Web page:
Technical Paper 2:
Tobacco Control in Australia: making smoking history
Legislate to eliminate all remaining forms of promotion, including promotion of price specials, public relations activities, payments to retailers and proprietors of hospitality venues, promotion through packaging and, as far as feasible, through new and emerging forms of media.
Documents released in the United States by the Community Rights Counsel, a non-profit Washington law firm, show that corporations including Exxon Mobil, Philip Morris and R.J. Reynolds Tobacco have contributed tens of thousands of dollars towards programs providing free travel for US federal judges. Source: Eric M. Weiss, Washington Post Staff Writer, www.theusconstitution.org/upload/filelists/224_Washington_Post_5-25-2006.pdf.
Nations meeting in Durban, South Africa, in November 2008 at the Conference of Parties to the FCTC unanimously adopted international standards to protect tobacco control public health policies from tobacco industry interests. Additionally, standards were adopted to assist governments to implement their obligations to ban all forms of tobacco advertising, promotion and sponsorship.[84, 85]
Developments in AustraliaA Sunday Mail
investigation has revealed that Imperial Tobacco lavished trendy Adelaide stores with cash incentives and corporate entertainment in return for stocking Peter Stuyvesant brand cigarettes in specially designed cigarette dispensers. The SA Substance Abuse Minister, Jane Lomax-Smith, ordered a report into the laws on the sale of cigarettes through these outlets in the wake of the investigation, which discovered that:
Source: Sam Kelton, Imperial Tobacco offers cash incentives for fashion outlets to sell Peter Stuyvesant cigarettes, Sunday Mail, 15 December 2008.
- Cash incentives of up to $2000 a year are offered to stores agreeing to sell cigarettes
- Smoking is promoted as safe and cool in literature given to targeted fashion outlets
- Free cigarettes are handed out to stockists
- Boozy lunches and even a swish cruise have been held for businesses that sell the brand
From 19 January 2009 the South Australian Government will be restricting the promotion and display of tobacco products at youth events, such as The Big Day Out. Victoria also announced a ban on sales at temporary outlets from 1 January 2010.
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Make smoking a ‘classifiable element’ in movies and video games.
Investigators reported in the BMJ specialist journal Tobacco Control
that financially lucrative commercial collaborations between tobacco companies and major motion picture studios beginning in the late 1920s are responsible for the smoking imagery so prevalent in ‘classic’ movies.
A new report released in February 2009, Smoking Presentation Trends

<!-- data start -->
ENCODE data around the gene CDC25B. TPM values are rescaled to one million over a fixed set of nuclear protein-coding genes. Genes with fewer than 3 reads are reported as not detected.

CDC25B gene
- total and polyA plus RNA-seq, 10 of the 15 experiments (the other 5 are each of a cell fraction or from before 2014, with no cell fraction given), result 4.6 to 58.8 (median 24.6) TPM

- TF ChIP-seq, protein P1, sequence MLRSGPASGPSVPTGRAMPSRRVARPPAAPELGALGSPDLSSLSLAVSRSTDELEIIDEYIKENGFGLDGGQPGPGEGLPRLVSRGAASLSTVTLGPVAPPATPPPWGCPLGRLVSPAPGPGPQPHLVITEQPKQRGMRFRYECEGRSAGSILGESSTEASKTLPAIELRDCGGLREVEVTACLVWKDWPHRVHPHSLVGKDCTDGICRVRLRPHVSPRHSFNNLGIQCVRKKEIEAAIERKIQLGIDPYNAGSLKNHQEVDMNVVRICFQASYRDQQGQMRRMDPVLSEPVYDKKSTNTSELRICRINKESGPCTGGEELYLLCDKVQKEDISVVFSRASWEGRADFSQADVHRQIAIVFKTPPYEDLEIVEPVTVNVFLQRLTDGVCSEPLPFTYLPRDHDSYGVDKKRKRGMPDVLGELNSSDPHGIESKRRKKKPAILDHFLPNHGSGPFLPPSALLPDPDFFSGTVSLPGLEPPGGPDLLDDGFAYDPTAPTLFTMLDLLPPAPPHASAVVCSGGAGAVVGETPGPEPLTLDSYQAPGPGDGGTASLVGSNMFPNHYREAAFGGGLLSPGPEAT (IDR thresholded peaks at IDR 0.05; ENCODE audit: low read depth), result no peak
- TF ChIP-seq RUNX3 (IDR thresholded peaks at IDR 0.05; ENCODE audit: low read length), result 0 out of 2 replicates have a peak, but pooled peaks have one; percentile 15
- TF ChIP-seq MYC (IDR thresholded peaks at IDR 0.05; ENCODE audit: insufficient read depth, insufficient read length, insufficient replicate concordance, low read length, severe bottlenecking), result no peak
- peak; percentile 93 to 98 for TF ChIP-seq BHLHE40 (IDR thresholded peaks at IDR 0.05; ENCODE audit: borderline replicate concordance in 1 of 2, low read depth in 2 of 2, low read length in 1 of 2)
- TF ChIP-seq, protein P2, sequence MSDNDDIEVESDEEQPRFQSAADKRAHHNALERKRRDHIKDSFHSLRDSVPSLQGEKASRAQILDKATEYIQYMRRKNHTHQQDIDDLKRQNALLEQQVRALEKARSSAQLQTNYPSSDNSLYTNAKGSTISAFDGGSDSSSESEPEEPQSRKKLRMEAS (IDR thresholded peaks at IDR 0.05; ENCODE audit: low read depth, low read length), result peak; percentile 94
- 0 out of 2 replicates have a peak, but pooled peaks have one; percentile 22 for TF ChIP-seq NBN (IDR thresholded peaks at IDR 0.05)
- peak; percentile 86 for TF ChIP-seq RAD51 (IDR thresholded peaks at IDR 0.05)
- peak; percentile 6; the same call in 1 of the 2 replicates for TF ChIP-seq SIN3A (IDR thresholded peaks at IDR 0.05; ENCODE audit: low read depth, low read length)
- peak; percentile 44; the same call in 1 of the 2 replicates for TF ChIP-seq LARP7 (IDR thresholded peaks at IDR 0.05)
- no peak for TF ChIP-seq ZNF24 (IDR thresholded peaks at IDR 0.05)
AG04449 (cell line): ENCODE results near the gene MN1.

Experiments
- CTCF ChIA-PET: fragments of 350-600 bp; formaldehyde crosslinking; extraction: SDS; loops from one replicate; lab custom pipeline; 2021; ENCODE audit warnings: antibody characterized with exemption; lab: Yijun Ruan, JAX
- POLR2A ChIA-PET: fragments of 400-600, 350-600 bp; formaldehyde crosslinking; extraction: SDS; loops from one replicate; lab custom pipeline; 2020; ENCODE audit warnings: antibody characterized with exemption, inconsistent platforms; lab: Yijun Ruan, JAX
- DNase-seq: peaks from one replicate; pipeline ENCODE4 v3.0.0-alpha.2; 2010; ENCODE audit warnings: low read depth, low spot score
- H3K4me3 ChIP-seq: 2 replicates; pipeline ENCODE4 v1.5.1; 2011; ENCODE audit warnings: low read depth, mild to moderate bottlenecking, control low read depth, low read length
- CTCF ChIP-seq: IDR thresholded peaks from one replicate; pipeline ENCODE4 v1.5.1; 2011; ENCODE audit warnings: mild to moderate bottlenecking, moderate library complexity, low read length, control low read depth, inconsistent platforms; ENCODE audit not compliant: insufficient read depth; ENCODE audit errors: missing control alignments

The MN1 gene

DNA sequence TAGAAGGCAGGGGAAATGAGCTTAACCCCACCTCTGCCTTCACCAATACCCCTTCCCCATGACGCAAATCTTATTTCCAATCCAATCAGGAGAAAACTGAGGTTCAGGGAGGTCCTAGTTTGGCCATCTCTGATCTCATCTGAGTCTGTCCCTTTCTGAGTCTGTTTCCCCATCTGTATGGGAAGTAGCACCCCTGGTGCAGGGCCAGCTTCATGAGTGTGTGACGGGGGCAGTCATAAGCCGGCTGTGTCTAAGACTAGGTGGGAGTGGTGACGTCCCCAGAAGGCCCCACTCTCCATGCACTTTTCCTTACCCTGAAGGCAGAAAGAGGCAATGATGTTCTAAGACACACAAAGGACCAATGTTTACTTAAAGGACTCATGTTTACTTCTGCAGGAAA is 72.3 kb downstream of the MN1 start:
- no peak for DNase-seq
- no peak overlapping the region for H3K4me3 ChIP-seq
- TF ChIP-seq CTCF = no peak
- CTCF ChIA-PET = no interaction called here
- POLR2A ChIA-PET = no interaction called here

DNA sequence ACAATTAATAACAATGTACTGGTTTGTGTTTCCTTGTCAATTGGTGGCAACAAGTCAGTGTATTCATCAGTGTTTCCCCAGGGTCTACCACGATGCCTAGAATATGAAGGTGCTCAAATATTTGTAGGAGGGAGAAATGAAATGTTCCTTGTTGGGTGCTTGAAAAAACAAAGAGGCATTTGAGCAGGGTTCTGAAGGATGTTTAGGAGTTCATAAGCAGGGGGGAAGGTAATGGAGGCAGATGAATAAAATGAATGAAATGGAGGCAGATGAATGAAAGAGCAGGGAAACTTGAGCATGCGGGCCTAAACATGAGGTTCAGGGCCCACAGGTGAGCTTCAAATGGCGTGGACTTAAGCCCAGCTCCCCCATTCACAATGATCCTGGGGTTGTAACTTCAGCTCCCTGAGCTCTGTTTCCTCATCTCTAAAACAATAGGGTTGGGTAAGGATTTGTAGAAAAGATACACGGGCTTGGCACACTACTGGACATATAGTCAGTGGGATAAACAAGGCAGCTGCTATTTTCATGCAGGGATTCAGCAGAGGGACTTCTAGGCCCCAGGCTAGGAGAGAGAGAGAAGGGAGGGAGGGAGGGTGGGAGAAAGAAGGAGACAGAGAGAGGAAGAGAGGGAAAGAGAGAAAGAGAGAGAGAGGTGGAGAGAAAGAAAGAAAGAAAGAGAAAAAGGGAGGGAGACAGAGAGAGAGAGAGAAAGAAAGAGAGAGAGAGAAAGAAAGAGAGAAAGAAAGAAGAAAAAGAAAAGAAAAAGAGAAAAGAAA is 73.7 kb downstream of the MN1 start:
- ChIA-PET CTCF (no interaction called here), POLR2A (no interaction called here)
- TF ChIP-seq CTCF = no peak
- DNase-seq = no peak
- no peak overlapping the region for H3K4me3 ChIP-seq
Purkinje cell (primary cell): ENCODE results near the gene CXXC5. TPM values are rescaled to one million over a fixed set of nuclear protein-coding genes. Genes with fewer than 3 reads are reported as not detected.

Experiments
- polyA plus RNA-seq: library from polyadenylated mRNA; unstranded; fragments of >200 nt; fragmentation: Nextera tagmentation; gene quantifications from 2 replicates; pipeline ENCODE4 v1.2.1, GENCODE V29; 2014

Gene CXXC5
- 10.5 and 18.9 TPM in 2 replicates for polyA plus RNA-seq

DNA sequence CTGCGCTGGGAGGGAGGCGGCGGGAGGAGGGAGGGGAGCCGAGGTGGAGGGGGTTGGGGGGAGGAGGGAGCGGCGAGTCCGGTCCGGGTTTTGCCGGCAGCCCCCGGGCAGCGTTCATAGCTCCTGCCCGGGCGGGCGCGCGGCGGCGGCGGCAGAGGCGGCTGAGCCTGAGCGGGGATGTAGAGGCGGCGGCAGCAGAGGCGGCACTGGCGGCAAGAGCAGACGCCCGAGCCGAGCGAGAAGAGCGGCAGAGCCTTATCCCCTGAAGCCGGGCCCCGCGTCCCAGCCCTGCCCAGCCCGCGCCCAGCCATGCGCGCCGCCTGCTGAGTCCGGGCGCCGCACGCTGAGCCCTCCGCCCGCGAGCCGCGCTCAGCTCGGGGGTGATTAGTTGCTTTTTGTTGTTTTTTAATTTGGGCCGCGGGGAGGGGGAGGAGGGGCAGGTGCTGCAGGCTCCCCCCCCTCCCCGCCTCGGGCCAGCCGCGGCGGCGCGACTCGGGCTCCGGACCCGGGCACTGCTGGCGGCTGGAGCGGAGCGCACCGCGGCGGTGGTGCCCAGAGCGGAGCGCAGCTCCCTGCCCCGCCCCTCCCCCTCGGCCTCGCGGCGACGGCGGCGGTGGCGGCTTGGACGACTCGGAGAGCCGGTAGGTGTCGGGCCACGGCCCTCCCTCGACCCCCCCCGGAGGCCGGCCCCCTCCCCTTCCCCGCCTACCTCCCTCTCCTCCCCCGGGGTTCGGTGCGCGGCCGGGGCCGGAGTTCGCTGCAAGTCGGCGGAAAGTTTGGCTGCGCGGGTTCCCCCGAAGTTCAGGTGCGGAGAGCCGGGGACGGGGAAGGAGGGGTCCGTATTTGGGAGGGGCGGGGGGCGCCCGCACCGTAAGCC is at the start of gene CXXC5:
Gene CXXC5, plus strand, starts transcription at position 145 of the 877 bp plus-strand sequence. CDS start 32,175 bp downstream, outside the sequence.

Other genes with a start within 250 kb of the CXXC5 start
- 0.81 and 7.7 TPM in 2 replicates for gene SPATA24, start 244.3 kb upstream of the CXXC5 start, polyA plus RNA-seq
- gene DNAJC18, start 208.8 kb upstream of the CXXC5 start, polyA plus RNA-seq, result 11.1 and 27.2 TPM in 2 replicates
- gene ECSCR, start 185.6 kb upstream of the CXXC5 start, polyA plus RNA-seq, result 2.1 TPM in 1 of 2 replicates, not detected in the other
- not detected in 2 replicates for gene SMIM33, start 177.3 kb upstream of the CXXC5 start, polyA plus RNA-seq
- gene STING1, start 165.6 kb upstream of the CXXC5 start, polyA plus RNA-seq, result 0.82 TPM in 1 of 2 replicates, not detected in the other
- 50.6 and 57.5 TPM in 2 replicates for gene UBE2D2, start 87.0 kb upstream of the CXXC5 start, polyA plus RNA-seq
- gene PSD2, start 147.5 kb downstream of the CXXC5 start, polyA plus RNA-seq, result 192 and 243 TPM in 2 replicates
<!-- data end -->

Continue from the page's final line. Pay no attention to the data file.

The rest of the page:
in US Movies 1991–2008, indicates that tobacco exposure incidents per film have decreased by about half since 2005. However, smoking imagery on film still remains high. While the proportion of all films that are smoke-free has been growing since the late 1990s, it still remains below 50%, even for youth-rated (G/PG/PG13) films, leaving a majority of movies with smoking. In fact, most youth exposure to on-screen smoking occurs in youth-rated films. In 2008, PG13-rated films delivered 65% of on-screen tobacco impressions. The report was conducted by Breathe California of Sacramento-Emigrant Trails and the Center for Tobacco Control Research and Education University of California, San Francisco.Source: American Legacy Foundation, 2009-02-25, http://americanlegacy.org/3006.aspx.
More than one-quarter of adults participating in a New South Wales survey in 2004 thought that movies they had seen recently contained excessive or inappropriate smoking.
Several further studies have found that exposure to movie smoking are strongly associated with trying smoking.
On the other hand, researcher Connie Pechmann from the University of California Irvine has found that television shows that subtly embed second-hand smoke messages in their plots reduce adolescents' intent to smoke, but that epilogues restating the anti-smoking message are counter-productive; they actually make smokers resist the message. Source: Technology Marketing Corporation, 2009-03-19, www.tmcnet.com/viewette.aspx?u=http%3a%2f%2fwww.tmcnet.com%2fusubmit%2f2009%2f03%2f19%2f4069389.htm&kw=0.
Guidelines for implementation of Article 13 of the FCTC concerning Tobacco advertising, promotion and sponsorship adopted in November 2008 state that ‘Parties should take particular measures concerning the depiction of tobacco in entertainment media products, including requiring certification that no benefits have been received for any tobacco depictions, prohibiting the use of identifiable tobacco brands or imagery, requiring anti-tobacco advertisements and implementing a ratings or classification system that takes tobacco depictions into account’. Para 31
In January 2009 the Delhi High court struck down the Indian Government’s notification of 2005 banning smoking scenes in films or television. In its order, the court allowed the depiction of smoking scenes in the films as it formed the fundamental right of a film-maker to show his creative abilities. It said banning smoking in films violated a filmmaker's fundamental right of freedom of speech and expression enshrined in Article 19 (1) (a) of the Constitution. Source: Indian Television Dot Com (in), 2009-01-23.